Righetti's jump to the Giants was a big deal at the time, and he's been the pitching coach there for over a decade, so he's pretty much as memorable as a Giant as he was as a Yankee. Black went to the Giants when he was still good. Though maybe it's just that as a Braves fan at the time I was acutely aware of all of those guys. It was a cobbled-together staff that pitched really well and almost made it through the full season throwing as well as anyone outside of Atlanta.

The '93 Giants also show the impact of the jump in hitting levels that was going on at the time. In 1992, they finished 9th in the league in pitching, with an ERA+ of 93 and an ERA of 3.61. In 1993 they were 5th a with an ERA+ of 108 and an ERA of... 3.61.
   13. RoyalsRetro (AG#1F) Posted: June 18, 2012 at 08:53 AM (#4159774)
I remember Black as a Giant because he signed a huge contract despite having been a pretty mediocre lefty, and IIRC, he was quite a FA bust. Plus he made up part of the "Black and Decker" battery.
   14. JustDan Posted: June 18, 2012 at 10:09 AM (#4159806)
I know some starters take a long time to warm up and therefore could pose problems when managing a bullpen. A skill some relievers have is being able to get ready fast, giving the manager some flexibility.
   15. Jeff R., P***y Mainlander Posted: June 18, 2012 at 11:16 AM (#4159857)
I remember Black as a Giant because he signed a huge contract despite having been a pretty mediocre lefty, and IIRC, he was quite a FA bust. Plus he made up part of the "Black and Decker" battery.


Yeah, that was when pitching contracts just went crazy. Didn't Matt Young sign with Boston around then, after going 8-18 with the M's?
   16. RJ in TO Posted: June 18, 2012 at 11:22 AM (#4159862)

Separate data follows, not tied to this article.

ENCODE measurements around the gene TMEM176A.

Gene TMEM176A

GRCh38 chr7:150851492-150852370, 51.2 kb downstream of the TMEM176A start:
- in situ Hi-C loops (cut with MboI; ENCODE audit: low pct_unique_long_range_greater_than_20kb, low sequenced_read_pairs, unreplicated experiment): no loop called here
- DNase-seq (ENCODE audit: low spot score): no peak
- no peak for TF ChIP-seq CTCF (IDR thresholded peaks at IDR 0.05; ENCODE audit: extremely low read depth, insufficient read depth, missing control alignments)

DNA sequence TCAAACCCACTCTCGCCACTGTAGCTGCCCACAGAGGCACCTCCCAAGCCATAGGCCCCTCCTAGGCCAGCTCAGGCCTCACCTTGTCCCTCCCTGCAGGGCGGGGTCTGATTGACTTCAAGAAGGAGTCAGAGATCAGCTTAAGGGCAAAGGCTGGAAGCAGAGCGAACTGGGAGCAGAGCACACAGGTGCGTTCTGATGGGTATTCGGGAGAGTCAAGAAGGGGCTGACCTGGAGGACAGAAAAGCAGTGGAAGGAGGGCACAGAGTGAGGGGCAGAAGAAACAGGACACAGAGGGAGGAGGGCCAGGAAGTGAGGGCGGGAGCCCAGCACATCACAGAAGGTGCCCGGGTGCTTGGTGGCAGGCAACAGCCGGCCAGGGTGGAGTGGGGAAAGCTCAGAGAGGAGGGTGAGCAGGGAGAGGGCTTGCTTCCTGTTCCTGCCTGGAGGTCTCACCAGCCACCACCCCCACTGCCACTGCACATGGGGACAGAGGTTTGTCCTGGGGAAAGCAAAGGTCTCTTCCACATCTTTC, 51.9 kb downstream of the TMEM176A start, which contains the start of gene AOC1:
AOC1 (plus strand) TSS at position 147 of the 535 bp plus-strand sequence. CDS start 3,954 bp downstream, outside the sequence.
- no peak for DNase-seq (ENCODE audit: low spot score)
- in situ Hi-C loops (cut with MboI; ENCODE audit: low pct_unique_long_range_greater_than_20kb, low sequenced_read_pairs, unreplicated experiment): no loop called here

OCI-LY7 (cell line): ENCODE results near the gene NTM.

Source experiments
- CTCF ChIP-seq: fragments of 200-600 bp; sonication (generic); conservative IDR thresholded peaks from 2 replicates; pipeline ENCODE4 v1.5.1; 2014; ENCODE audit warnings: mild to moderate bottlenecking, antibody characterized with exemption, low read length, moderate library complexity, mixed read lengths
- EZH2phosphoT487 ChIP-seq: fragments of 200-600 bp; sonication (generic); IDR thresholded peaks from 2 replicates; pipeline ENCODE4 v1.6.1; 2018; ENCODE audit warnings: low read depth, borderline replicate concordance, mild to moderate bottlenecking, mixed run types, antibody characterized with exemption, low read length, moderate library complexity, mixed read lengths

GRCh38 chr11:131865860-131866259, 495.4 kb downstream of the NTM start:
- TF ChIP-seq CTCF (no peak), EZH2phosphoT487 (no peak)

Didn't Matt Young sign with Boston around then, after going 8-18 with the M's?

To be fair, he had a 3.51 ERA (112 ERA+) over 225 innings with that 8-18 record.

Of course, the idea of putting a lefty with control issues in Fenway probably wasn't a good one.
   17. JJ1986 Posted: June 18, 2012 at 01:30 PM (#4159998)
I know some starters take a long time to warm up and therefore could pose problems when managing a bullpen. A skill some relievers have is being able to get ready fast, giving the manager some flexibility.


And some starters, like Tom Glavine, suck in their first inning.
   18. Lassus Posted: June 18, 2012 at 01:35 PM (#4160003)
And some starters, like Tom Glavine, suck in their first inning.

Ugh.
   19. TDF, situational idiot Posted: June 18, 2012 at 01:52 PM (#4160032)
I know some starters take a long time to warm up and therefore could pose problems when managing a bullpen. A skill some relievers have is being able to get ready fast, giving the manager some flexibility.
During spring training, when the Reds had a few actual live bodies in the bullpen and Chapman was tearing it up as a starter, the blogs were alive with the question of who the odd man out would be w/r/t the rotation and it was brought up that Homer Bailey couldn't work out of the pen because he takes so long to warm up.